7. Pete Emslie says:

    I like Doris Day, but I would never place her among my favourites. The film I like her in best is “Move Over Darling”, mostly because James Garner is my all time favourite actor, so their other film, “The Thrill of It All” ranks high with me too. For some reason I just couldn’t warm up to the Rock Hudson/Doris Day pics, but I really did enjoy the recent “Down With Love”, which spoofed those films so well. Though actually, I found “Down With Love” more like “That Funny Feeling”, with Bobby Darin and Sandra Dee, especially with the subplot of the switched apartments.

    As a singer, I agree that Doris Day has a lovely lilting voice. Her songs have a lot of charm and warmth.

  8. adrien says:

    I think Doris had a great voice (besides her singing voice, her speaking voice had a cool intonation to it) and quite enjoyed ‘The Thrill of it All’. ‘The Pajama Game’ I was not thrilled with, and the butch haircut she had in that film (and in ‘Young at Heart’) didn’t help matters!

  9. cinebeats says:

    Peter – I’m afraid soap-opera style melodrama doesn’t often appeal to me, but my main problem with the film was the male actors in the film (Sinatra, Gig Young, Alan Hale, etc.). I found their characters so annoying in the film and just plain unappealing so I couldn’t understand why the girls (Doris and her sisters) in the movie would waste their time on them. I was also disappointed with the music since I had high expectations. What did you enjoy about the film? I’ve seen The Pajama Game and really enjoyed it, but I’ll have to give It Happened to Jane a look too since I love Jack Lemmon.

    Pete – Move Over Darling is one of my favorite Day films too. I think I like her best when she’s teamed up with Garner more than any other actor because they really seemed to have some chemistry. I’ve never seen Down With Love but I like the way it looks. I’ve only stayed away from it because I have a hard time with Rene Zellweger, which is silly, but what can I say. She bugs me for some strange reason, but I love Ewan McGregor.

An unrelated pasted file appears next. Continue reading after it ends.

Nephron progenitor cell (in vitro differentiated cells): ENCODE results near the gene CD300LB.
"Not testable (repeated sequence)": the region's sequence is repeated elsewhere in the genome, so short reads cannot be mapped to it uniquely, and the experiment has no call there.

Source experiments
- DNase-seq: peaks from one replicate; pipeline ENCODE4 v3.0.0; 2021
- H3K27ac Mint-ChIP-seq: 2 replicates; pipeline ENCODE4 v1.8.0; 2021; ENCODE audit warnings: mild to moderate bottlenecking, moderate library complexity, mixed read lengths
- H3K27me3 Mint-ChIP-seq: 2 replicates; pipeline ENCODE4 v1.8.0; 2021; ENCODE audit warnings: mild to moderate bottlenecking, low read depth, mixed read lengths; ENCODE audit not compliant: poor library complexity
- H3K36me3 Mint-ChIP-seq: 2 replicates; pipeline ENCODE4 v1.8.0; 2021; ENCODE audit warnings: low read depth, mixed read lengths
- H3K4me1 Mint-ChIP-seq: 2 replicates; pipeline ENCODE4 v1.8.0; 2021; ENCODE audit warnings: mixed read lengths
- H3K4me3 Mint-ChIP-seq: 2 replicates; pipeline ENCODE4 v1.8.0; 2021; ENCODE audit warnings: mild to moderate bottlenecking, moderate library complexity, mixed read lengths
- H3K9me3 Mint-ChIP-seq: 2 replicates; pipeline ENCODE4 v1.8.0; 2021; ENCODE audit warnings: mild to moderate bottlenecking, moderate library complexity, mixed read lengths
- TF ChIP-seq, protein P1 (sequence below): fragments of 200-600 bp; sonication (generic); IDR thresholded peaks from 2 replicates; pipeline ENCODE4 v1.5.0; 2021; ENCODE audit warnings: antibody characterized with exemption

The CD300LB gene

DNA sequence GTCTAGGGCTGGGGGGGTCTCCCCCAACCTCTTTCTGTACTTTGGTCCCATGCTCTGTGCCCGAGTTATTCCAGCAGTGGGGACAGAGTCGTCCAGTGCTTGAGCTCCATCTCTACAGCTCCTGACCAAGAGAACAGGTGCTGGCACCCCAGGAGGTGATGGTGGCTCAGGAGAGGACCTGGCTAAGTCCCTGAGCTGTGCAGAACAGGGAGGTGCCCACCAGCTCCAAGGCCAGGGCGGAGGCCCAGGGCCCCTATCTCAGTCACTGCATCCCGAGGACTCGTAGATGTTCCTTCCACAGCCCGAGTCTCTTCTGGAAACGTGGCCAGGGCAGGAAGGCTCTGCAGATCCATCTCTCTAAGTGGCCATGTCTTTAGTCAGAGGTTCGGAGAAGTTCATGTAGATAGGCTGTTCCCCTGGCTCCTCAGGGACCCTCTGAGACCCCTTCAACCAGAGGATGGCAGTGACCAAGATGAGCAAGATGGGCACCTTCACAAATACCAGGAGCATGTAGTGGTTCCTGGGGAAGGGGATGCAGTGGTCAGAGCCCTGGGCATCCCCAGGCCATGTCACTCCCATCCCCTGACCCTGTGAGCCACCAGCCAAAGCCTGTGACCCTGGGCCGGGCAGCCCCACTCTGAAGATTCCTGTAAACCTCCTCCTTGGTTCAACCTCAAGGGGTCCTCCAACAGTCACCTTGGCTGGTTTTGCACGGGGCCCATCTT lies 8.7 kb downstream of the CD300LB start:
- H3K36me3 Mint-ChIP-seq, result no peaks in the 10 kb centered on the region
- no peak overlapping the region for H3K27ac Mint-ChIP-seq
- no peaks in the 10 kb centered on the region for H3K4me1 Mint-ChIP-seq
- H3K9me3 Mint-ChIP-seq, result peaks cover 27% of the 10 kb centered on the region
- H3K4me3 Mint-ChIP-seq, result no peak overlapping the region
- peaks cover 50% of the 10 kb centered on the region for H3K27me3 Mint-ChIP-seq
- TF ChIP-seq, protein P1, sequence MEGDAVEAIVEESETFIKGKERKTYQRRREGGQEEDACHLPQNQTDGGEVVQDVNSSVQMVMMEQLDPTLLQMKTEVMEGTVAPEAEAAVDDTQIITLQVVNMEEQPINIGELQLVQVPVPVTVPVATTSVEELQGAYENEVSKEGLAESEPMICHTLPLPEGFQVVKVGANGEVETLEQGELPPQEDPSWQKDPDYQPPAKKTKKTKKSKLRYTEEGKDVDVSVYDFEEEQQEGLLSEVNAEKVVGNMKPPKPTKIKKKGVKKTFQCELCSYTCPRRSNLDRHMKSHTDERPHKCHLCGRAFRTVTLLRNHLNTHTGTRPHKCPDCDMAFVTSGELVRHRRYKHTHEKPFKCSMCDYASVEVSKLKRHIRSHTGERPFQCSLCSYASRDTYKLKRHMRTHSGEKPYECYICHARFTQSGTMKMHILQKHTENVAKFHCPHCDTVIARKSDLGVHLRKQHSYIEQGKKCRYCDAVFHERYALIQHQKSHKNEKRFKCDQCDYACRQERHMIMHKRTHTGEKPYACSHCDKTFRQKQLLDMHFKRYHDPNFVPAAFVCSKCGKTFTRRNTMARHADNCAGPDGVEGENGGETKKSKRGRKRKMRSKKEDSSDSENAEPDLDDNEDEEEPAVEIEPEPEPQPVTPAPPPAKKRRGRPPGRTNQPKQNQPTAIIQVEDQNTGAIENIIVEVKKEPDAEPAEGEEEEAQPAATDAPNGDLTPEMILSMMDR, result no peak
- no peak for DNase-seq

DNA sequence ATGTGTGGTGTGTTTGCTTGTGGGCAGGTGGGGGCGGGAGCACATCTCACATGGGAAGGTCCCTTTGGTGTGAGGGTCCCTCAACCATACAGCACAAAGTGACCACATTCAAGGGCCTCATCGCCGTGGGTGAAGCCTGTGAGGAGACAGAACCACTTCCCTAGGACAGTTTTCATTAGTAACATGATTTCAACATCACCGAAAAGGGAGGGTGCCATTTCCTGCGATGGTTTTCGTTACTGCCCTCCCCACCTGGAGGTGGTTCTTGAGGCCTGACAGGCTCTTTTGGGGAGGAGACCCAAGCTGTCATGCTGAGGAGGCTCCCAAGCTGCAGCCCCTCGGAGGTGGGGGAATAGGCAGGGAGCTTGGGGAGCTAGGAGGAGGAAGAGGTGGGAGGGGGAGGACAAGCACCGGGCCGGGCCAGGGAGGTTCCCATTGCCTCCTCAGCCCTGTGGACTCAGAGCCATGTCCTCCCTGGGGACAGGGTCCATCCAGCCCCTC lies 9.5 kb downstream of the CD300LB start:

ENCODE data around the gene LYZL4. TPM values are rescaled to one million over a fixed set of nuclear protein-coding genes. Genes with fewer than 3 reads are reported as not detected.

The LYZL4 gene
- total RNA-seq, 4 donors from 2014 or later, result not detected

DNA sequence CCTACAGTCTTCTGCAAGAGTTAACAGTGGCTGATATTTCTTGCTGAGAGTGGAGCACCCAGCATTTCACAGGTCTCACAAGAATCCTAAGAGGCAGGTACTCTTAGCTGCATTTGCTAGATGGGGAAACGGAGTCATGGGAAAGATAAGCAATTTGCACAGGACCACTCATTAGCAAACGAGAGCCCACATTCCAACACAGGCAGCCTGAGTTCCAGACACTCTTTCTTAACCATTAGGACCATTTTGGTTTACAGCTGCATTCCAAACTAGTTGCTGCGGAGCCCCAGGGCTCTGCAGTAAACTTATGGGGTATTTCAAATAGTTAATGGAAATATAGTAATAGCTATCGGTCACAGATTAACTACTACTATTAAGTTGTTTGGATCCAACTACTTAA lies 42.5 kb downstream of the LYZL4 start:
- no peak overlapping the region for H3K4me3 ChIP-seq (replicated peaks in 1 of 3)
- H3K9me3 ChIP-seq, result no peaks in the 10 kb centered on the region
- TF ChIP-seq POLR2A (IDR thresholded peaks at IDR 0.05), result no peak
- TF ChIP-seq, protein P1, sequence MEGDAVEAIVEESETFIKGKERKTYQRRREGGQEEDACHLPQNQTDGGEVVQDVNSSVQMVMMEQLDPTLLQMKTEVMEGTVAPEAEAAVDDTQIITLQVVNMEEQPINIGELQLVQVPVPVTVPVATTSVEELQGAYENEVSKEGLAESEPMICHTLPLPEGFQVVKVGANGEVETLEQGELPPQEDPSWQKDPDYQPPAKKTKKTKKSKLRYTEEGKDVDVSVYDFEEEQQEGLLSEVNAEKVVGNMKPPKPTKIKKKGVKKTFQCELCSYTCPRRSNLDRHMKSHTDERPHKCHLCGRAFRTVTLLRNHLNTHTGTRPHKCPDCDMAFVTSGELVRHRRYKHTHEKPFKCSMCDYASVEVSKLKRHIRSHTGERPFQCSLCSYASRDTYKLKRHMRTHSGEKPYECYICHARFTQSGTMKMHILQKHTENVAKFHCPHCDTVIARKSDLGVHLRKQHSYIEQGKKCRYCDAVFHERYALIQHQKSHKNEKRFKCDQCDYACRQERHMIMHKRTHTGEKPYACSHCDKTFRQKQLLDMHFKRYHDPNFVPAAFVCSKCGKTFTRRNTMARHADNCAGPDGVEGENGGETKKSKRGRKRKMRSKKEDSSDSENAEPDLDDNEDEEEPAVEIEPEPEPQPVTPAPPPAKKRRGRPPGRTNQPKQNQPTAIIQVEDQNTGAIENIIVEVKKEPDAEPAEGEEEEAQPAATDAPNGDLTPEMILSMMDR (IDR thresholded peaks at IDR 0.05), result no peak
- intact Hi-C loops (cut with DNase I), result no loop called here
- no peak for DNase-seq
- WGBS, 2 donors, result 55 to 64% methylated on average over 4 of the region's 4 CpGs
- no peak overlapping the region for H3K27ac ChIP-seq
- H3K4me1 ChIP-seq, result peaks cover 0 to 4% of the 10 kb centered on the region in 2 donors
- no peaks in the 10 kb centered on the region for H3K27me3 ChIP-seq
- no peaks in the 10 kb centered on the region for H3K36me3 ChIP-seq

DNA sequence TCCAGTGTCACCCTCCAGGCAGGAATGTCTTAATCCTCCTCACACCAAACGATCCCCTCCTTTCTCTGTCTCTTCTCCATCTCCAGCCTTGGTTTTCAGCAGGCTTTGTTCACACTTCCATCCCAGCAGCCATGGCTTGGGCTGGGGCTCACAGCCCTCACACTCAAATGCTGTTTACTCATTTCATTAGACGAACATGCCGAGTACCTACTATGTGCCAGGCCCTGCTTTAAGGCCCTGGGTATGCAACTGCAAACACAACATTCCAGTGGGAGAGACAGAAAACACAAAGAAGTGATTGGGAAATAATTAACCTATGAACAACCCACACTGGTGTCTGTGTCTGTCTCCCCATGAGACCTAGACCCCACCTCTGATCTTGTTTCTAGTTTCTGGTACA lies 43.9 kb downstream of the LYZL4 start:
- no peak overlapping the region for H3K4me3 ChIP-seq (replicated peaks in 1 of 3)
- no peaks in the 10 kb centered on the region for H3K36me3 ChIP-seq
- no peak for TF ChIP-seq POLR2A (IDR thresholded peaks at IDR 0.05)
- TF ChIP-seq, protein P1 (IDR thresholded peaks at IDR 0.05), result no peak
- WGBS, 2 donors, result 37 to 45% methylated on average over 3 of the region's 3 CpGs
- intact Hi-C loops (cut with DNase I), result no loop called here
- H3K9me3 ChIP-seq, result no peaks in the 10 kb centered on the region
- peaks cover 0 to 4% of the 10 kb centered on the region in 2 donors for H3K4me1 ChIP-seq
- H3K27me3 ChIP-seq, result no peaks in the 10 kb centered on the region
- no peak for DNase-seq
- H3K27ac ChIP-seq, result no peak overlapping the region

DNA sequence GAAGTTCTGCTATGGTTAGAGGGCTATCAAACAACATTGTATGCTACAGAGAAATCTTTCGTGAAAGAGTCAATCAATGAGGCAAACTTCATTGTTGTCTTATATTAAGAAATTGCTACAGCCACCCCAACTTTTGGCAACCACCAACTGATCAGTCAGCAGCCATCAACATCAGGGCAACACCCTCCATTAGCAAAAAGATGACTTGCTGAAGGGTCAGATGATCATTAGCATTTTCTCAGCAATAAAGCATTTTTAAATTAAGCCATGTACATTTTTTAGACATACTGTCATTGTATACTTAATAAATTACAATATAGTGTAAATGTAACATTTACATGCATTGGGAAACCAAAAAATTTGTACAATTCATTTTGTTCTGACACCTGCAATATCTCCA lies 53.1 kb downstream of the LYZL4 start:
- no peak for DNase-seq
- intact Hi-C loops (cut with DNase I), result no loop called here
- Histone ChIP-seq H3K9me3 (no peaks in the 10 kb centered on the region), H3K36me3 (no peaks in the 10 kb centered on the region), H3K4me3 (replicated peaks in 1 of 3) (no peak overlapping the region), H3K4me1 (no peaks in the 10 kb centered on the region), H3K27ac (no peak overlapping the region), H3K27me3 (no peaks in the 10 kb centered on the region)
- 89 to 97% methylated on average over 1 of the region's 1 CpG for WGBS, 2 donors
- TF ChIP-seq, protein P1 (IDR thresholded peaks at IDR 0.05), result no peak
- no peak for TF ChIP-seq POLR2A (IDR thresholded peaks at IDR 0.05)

Adrian – I really like The Thrill of it All as well! As I mentioned above, she seemed to work really well with James Garner.

    Thanks again for all the feedback and movie recommendations!

  10. ToasterBoy says:

    I first became a fan of Doris Day from late night viewings of Romance on the High Seas, from which I also became a fan of Oscar Levant, and her amazing performance alongside James Cagney in Love Me or Leave Me.

    Romance On The High Seas, directed by Michael Curtiz of Casablanca fame, is complete eye candy. Gorgeous technicolor sets and musical numbers go own incredibly easy. Also, it was her first movie role.

    Love me or Leave Me tells the fictionalized story of renowned singer performer Ruth Etting. Powerful musical perfmorances and beautiful technicolor cinemascope.

    Enjoy.

  11. Campaspe says:

    I wonder if you’d like the original, Four Daughters, more than Young at Heart, which I could barely sit through. Four Daughters was the movie that made John Garfield a star, though, and with your love of psychologically intense actors I think you’d like at least him. He played the Sinatra part and there’s just no comparison, in my mind.

    I also like Midnight Lace very much but my favorite Doris Day movie is Love Me or Leave Me, the Ruth Etting biopic in which she plays an opportunistic–well, not bitch, but no lovable virgin either.

    And I am delighted to see so much love for Doris as a singer here. Now I can take out my Doris Day records and play them without fear of anyone thinking I am trying to be camp.

  12. cinebeats says:

    Thanks for the film recs ToasterBoy and Campaspe!